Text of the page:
Harrision H. Schmitt

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Harrison Hagan Schmitt , a native of Silver City, NM, has been a geologist, pilot, astronaut, administrator, businessman, writer, and U. S. Senator. He received his B. S. from Caltech, studied as a Fulbright Scholar at Oslo, and attended graduate school at Harvard. His Ph.D. in geology in 1964 is based on geological field studies in Norway. As a civilian, Schmitt received Air Force jet pilot wings in 1965 and Navy helicopter wings in 1967.

Selected for the Scientist-Astronaut program in 1965, Schmitt organized the lunar science training for the Apollo Astronauts, represented the crews during the development of hardware and procedures for lunar surface exploration, and oversaw the final preparation of the Apollo 11 Lunar Module Descent Stage. He was Mission Scientist in support of the Apollo 11 mission. After training as back-up Lunar Module Pilot for Apollo 15, Schmitt served as Lunar Module Pilot for Apollo 17 - the last Apollo mission to the moon. On December 11, 1972, he landed in the Valley of Taurus-Littrow as the only scientist and the last of 12 men to step on the Moon.

In 1975, after two years managing NASA's Energy Program Office, Schmitt fulfilled a long-standing personal commitment by entering politics. Elected in 1976, and he served a six year term in the U.S. Senate. Senator Schmitt, the only "natural scientist" in the Senate since Thomas Jefferson was Vice-President of the United States, was a member of the Senate Commerce, Banking, Appropriations, Intelligence, and Ethics Committees. In his last two years in the Senate, Schmitt held the position of Chairman of the Subcommittee on Science, Technology, and Space and of the Appropriations Subcommittee on Labor, Health and Human Services, and Education. He later served on the President's Foreign Intelligence Advisory Board, the President's Commission on Ethics Law Reform, the Army Science Board, as Co-Chairman of the International Observer Group for the 1992 Romanian elections, and as Vice Chairman of the U.S. delegation to the 1992 World Administrative Radio Conference in Spain.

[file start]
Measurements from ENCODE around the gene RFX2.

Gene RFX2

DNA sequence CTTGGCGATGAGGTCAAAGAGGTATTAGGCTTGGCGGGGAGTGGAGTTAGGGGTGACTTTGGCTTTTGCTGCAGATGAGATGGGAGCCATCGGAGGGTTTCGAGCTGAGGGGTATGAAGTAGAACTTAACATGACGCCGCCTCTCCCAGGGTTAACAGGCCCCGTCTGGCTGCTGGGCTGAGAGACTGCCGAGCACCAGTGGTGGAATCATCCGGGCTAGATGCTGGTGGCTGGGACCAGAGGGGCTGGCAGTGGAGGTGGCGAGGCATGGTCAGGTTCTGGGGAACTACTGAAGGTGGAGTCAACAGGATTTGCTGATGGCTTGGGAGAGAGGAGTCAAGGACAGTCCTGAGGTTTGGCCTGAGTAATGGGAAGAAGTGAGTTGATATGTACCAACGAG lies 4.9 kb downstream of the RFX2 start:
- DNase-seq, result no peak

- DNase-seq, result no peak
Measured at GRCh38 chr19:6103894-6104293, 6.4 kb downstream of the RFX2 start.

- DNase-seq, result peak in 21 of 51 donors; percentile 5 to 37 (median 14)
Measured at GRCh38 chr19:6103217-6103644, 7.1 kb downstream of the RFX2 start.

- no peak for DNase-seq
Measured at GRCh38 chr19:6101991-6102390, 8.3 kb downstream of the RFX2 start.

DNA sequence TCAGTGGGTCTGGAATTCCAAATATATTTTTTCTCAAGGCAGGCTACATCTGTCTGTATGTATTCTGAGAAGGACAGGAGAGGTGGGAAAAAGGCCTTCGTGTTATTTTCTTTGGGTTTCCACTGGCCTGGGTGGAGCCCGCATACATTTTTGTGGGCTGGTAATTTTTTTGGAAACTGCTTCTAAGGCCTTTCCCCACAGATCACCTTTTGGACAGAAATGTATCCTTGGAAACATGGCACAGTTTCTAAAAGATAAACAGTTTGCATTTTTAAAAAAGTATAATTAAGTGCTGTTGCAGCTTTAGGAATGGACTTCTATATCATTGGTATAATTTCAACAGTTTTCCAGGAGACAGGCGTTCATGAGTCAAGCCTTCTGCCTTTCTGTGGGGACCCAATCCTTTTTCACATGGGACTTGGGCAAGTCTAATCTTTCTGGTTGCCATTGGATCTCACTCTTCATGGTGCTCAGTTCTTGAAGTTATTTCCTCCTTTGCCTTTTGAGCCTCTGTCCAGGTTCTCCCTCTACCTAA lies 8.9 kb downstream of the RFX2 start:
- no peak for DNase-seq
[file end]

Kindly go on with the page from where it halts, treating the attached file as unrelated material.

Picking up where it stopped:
Harrison Schmitt is now the Chairman of the NASA Advisory Council. He consults, speaks, and writes on policy issues of the future, the science of the Moon and Planets, and the American Southwest. He presently is Chair Emeritus of The Annapolis Center (risk assessment) and is Adjunct Professor of Engineering, University of Wisconsin-Madison, teaching "Resources from Space." Schmitt became a consultant to the Fusion Technology Institute at the University of Wisconsin in 1986, advising on the economic geology of lunar resources and the operational and financial aspects of returning to the Moon. Schmitt's current board memberships include Orbital Sciences Corporation, Edenspace Systems Corporation, and PhDx Systems, Inc., and, as a retired Director, he is a Member of the Corporation of the Draper Laboratory. He also is a member of the Energy Department's Laboratory Operations Board. Schmitt founded and is Chairman of Interlune-Intermars Initiative, Inc., advancing the private sector's acquisition of lunar resources and Helium-3 fusion power and clinical use of medical isotopes produced by fusion-related processes. He is the author of a soon to be published book, "Return to the Moon," that describes a private enterprise approach to providing lunar energy resources for use on Earth.

Schmitt's honors include 1973 Arthur S. Fleming Award, 1973 Distinguished Graduate of Caltech, 1973 Caltech Sherman Fairchild Scholar, NASA Distinguished Service Award, Fellow of the AIAA, Honorary Member of the Norwegian Geographical Society and Geological Association of Canada, 1989 Lovelace Award (space biomedicine), 1989 G.K. Gilbert Award (planetology), and Honorary Fellow of the Geological Society of America, American Institute of Mining, and Geological Society of London. Dr. Schmitt has received honorary degrees from U.S. and Canadian Universities. In July 2003, the U.S. Department of State established the Harrison H. Schmitt Leadership Award for U.S. Fulbright Fellowship awardees.